One of my favorite rooms at the Museum is the Mayan Hall. The Mayans were pioneers in technology and innovation. (Oh look, it seems like we’re going to talk about technology, after all!) The Mayan civilization reached a prodigious level in mathematical sciences, astronomy, and architecture and food production, to name a few relevant examples. From the Mayan comes the first documented use of the concept of the number zero using positional notation (in the year 36 BC, although there are cuneiform tablets dating from 1700 BC in Babylon where the -0 substitution parameter is depicted). They also had the innovative multiplication principle of Tzeltal , as useful as eye-catching. Already in the so-called Classic period (200 to 900 AD) they used a sophisticated vigesimal number system (based on 20 rather than based on 10, like the decimal we use today), which allowed detailed calculations of hundreds of millions of units and to register dates so long they needed to be written in multiple lines.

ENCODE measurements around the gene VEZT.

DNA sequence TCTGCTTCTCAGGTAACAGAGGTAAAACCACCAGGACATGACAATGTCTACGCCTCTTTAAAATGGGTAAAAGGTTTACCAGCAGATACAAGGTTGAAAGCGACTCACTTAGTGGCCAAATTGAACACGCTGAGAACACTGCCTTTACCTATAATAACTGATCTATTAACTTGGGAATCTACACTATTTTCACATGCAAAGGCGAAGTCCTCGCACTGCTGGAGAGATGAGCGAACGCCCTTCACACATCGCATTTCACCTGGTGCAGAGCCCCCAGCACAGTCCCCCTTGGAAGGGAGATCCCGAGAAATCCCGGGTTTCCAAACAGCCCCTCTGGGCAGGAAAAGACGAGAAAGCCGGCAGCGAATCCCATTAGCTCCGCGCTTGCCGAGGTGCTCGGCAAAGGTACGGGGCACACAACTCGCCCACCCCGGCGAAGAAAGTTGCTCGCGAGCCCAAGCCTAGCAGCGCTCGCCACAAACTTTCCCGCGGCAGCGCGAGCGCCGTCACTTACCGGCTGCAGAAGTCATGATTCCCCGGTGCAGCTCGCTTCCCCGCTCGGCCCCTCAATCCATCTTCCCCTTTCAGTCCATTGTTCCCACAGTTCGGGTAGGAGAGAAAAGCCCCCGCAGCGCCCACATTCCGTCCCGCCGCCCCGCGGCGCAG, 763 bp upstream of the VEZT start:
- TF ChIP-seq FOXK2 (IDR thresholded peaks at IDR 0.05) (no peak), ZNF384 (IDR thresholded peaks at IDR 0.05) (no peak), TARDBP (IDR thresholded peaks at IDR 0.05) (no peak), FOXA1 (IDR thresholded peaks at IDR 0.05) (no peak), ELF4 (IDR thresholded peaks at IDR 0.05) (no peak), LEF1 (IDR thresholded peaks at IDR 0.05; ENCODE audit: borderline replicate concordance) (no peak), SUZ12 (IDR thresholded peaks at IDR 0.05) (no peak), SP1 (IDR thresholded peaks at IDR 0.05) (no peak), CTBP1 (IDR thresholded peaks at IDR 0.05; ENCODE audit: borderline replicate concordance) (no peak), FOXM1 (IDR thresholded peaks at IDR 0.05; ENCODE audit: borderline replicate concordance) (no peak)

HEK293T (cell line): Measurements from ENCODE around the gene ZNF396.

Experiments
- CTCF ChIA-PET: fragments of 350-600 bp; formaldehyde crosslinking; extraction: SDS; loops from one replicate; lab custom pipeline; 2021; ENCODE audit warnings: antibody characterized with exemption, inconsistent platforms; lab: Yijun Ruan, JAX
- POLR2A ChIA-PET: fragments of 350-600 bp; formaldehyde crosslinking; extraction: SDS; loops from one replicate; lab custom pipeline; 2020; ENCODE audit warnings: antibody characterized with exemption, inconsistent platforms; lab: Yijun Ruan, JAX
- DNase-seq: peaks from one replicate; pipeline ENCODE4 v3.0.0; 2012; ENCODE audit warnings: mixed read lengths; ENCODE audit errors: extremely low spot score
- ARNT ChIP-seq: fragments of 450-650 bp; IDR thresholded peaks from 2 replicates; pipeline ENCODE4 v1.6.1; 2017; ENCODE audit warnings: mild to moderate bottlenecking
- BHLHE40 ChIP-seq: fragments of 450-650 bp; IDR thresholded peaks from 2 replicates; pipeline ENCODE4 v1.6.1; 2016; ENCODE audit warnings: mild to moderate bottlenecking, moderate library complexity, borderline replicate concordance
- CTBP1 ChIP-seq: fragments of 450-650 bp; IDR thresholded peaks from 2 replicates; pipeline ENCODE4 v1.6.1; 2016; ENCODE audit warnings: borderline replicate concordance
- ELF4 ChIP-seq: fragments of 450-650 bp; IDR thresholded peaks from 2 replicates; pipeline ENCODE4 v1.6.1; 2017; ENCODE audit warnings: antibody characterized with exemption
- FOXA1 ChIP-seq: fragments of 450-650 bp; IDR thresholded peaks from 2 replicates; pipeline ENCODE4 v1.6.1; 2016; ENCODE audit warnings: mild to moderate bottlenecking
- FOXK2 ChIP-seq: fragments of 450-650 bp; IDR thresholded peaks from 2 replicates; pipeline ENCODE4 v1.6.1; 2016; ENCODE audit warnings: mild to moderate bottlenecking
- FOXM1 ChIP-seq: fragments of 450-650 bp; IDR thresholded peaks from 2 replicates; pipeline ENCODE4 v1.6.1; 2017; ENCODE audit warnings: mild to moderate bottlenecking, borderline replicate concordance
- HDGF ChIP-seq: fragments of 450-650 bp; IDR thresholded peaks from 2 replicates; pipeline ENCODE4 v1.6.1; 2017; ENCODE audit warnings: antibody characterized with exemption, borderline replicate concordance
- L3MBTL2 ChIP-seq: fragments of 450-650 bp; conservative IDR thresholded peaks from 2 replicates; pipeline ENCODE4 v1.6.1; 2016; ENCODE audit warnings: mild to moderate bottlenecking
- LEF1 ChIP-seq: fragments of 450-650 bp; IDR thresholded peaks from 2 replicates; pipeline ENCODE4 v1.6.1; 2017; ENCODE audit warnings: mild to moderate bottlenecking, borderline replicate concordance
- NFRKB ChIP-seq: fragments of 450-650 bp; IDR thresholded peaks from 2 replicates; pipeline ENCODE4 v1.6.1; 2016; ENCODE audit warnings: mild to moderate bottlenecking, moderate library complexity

These advanced mathematical skills, along with their fascination with the Universe and their need to plan harvests, lead to a comprehensive understanding of Time and the development of detailed calendars. Specifically the Long Count Mayan calendar, which began in 3114 BC and after a 5,125-year cycle it ends the 13th era (Bak’tun in Mayan), precisely on December 20, 2012. Actually the Mayans never said the world ended that day, instead it was the end of a calendar cycle: a veeeeeeeeery long one. Therefore December 21, 2012 is he beginning of a new cycle, something similar to resetting the counter of an odometer… according to the Mayans, of course. But taking advantage of this date, you will see the Sun Stone (which is Aztec, not even Mayan!), mixed with prophecies of all kinds related to the Mayans and the End of the World.